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Understanding what "BATTERY 100%" really means - 100% yet still shut down low voltage

Hi All.

i have an all Victron off-grid system

48-5000-120-100-120V Inverter

MPPT-150 charger

Cerbo GX + Display

Victron DC shunt

(3) SimpliPhi 3.8 batteries @ 48V

I posess a basic knowledge set regarding electricity and such. i "designed" and installed this system myself - and it has performed flawlessly and to the specs which i targeted ...

QUESTION: What does "100%" mean ?

Can anyone explain (or point me to an article or treatise) that explains what the Cerbo Display unit is telling me as it relates to the "ACTUAL" status of my battery supply -

this morning i awoke early - just in time to hear a click and my entire system switched off/went dark...

(i subsequently figured out that my well pump had malfunctioned and run all night - fixed that problem promptly)

hmmmm. unplugged from my Victron system and dusted off my gen set so i could muddle through breakfast

as sun crested the horizon my Victron system started to "wake up"

one it had awoken - the display Showed 43.7 V (low) yet it also said "100%" in big happy numbers...

As i sit here and type this it is happily recharging, Voltage back up to 52.1V and its packin in 20A from the MPPT.

I can be awfully stupid - but i always remind people that i'm not as dumb as i look -

In the past i recall the %percentage%" battery level goin up and down with loads and charging -


how am i to understand batteries that are basically depleted low voltage (down to 43%) yet my fancy Cerbo Display is showing me an unwavering "100%".

What am i missing ? is there a way to understand this or is the display or shunt borked?

i would really like to be able to "trust the display" when it proclaims 78% that i actually have 78% of my usable Ah avail for all my fancy off grid amenities...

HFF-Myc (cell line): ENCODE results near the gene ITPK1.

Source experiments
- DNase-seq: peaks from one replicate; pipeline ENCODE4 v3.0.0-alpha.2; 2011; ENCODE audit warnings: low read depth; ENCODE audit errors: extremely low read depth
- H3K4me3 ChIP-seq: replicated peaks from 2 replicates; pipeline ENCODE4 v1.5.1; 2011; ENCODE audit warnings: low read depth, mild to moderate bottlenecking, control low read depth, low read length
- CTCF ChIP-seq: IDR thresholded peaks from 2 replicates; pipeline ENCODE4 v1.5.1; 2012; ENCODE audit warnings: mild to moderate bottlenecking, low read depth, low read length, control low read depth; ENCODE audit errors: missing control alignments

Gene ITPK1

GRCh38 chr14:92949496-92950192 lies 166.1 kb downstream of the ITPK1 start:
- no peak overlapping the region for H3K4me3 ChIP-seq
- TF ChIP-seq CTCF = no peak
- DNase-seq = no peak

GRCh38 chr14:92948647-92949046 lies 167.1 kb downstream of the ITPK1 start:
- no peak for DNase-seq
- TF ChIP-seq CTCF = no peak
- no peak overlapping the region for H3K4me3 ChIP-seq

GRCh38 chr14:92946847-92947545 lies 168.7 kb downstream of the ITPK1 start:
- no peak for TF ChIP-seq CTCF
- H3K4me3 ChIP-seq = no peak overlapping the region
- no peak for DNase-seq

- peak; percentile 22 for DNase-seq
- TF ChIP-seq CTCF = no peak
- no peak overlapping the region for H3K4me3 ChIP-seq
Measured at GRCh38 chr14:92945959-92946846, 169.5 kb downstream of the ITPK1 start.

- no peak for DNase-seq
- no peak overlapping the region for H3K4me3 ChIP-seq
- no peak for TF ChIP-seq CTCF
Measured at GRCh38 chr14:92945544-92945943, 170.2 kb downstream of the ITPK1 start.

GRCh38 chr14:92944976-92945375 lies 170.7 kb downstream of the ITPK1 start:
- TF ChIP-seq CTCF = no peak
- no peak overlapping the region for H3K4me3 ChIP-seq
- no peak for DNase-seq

any thoughts or redirects to a knowledge base would be greatly appreciated


/Steve (Panda_North Photon Collective)

battery capacity
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3 Answers
Alexandra avatar image
Alexandra answered ·


Sometimes it syncronises to 100% when it is definitely not charged. The setting i have marked also causes this issue.


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And system will automatically reset once batteries are really at 100%
thx for your input - makes sense now -
Paul B avatar image
Paul B answered ·

Here is a Good video to look at

I ALWAYS take voltage to be my primary check against SOC ie on a 12 volt system with LiFePo4 batteries then 14.2 volts, means you are at 100% full yes there are some finer points to look at, but basically its full

there are sheets out there that give you the SOC by voltage, but NOTE if you use these the readings must be taken at NO load and NO charge.

1 comment
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Thx very much for your post and link to Youtube video. Watched it several times and am feeling much more confident about how things work and why my system displayed such crazy data

Thx again for contributing and helpin' me out.

Kevin Windrem avatar image
Kevin Windrem answered ·

Some explanation of how the Victron battery monitors (including SmartShunt) work.

The basic mechanism is to count energy in and out of the battery. Basically, the current in and out of the battery is accumulated and compared against the programmed capacity in amp-hours for the battery bank. Assuming the battery is fully charged and a capacity of 100 AH, SOC will calculate to 50% after 50 amps for 1 hour or 10 amps for 5 hours. Then if the battery begins receiving 10 amps, the battery will read 60% SOC after an hour. There is other math applied to account for nonlinear capacity with current and for charge vs discharge inefficiency.

When the battery is being charged, the voltage will rise and eventually the current will decrease. When a voltage threshold AND current is below the "tail" value, the monitor resets it's state of charge to 100%. This generally works, however if charging from solar, a cloud can fool the battery monitor into thinking the tail current has been reached.

Alexandra said, the battery monitor can also be set to reset SOC to 100% when it powers up. It's probalby a bad idea to set do this unless you know the battery will always be at 100% when the monitor powers up. This can also result in a bogus 100% SOC indication if for example, the battery protect disconnects everything including the battery monitor when voltage reaches the cutoff threshold.

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